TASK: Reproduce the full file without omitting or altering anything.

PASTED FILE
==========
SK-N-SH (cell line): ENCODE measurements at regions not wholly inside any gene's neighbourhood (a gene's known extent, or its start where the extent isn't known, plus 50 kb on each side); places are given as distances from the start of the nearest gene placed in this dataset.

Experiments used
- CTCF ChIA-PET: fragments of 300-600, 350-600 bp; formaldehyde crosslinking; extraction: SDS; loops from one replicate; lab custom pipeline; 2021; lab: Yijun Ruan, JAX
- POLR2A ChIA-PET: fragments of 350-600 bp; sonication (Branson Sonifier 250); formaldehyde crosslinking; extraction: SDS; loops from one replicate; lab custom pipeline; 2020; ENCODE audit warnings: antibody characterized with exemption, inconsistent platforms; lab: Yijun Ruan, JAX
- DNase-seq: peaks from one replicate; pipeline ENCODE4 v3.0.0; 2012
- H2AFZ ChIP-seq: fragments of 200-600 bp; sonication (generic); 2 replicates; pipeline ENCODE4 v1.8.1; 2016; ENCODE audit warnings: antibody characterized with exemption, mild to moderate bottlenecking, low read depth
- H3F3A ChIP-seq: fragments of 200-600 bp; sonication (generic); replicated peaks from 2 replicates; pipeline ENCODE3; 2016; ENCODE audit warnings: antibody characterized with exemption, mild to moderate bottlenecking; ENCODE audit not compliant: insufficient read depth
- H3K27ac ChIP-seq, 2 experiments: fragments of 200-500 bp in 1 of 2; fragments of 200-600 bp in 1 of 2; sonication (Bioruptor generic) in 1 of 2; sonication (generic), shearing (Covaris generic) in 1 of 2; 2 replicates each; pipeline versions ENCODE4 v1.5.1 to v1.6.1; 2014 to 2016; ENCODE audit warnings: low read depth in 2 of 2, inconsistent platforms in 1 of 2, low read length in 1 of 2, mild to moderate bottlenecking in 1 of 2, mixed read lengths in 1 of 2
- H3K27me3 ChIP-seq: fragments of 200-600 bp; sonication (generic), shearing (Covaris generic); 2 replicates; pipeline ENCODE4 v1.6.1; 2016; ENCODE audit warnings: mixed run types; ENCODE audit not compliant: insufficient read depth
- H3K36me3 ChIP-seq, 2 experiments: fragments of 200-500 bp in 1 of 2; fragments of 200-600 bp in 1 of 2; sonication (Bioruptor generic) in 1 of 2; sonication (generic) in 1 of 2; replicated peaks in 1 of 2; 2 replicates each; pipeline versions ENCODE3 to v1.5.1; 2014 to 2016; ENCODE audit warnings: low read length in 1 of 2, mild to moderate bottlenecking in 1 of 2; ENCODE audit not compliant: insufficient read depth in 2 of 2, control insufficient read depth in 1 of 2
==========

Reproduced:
SK-N-SH (cell line): ENCODE measurements at regions not wholly inside any gene's neighbourhood (a gene's known extent, or its start where the extent isn't known, plus 50 kb on each side); places are given as distances from the start of the nearest gene placed in this dataset.

Experiments used
- CTCF ChIA-PET: fragments of 300-600, 350-600 bp; formaldehyde crosslinking; extraction: SDS; loops from one replicate; lab custom pipeline; 2021; lab: Yijun Ruan, JAX
- POLR2A ChIA-PET: fragments of 350-600 bp; sonication (Branson Sonifier 250); formaldehyde crosslinking; extraction: SDS; loops from one replicate; lab custom pipeline; 2020; ENCODE audit warnings: antibody characterized with exemption, inconsistent platforms; lab: Yijun Ruan, JAX
- DNase-seq: peaks from one replicate; pipeline ENCODE4 v3.0.0; 2012
- H2AFZ ChIP-seq: fragments of 200-600 bp; sonication (generic); 2 replicates; pipeline ENCODE4 v1.8.1; 2016; ENCODE audit warnings: antibody characterized with exemption, mild to moderate bottlenecking, low read depth
- H3F3A ChIP-seq: fragments of 200-600 bp; sonication (generic); replicated peaks from 2 replicates; pipeline ENCODE3; 2016; ENCODE audit warnings: antibody characterized with exemption, mild to moderate bottlenecking; ENCODE audit not compliant: insufficient read depth
- H3K27ac ChIP-seq, 2 experiments: fragments of 200-500 bp in 1 of 2; fragments of 200-600 bp in 1 of 2; sonication (Bioruptor generic) in 1 of 2; sonication (generic), shearing (Covaris generic) in 1 of 2; 2 replicates each; pipeline versions ENCODE4 v1.5.1 to v1.6.1; 2014 to 2016; ENCODE audit warnings: low read depth in 2 of 2, inconsistent platforms in 1 of 2, low read length in 1 of 2, mild to moderate bottlenecking in 1 of 2, mixed read lengths in 1 of 2
- H3K27me3 ChIP-seq: fragments of 200-600 bp; sonication (generic), shearing (Covaris generic); 2 replicates; pipeline ENCODE4 v1.6.1; 2016; ENCODE audit warnings: mixed run types; ENCODE audit not compliant: insufficient read depth
- H3K36me3 ChIP-seq, 2 experiments: fragments of 200-500 bp in 1 of 2; fragments of 200-600 bp in 1 of 2; sonication (Bioruptor generic) in 1 of 2; sonication (generic) in 1 of 2; replicated peaks in 1 of 2; 2 replicates each; pipeline versions ENCODE3 to v1.5.1; 2014 to 2016; ENCODE audit warnings: low read length in 1 of 2, mild to moderate bottlenecking in 1 of 2; ENCODE audit not compliant: insufficient read depth in 2 of 2, control insufficient read depth in 1 of 2